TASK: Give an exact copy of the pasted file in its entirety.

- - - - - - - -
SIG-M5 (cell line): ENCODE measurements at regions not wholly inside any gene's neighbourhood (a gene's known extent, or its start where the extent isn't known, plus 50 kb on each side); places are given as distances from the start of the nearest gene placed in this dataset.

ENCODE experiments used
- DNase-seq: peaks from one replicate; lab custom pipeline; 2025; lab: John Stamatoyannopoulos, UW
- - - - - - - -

SIG-M5 (cell line): ENCODE measurements at regions not wholly inside any gene's neighbourhood (a gene's known extent, or its start where the extent isn't known, plus 50 kb on each side); places are given as distances from the start of the nearest gene placed in this dataset.

ENCODE experiments used
- DNase-seq: peaks from one replicate; lab custom pipeline; 2025; lab: John Stamatoyannopoulos, UW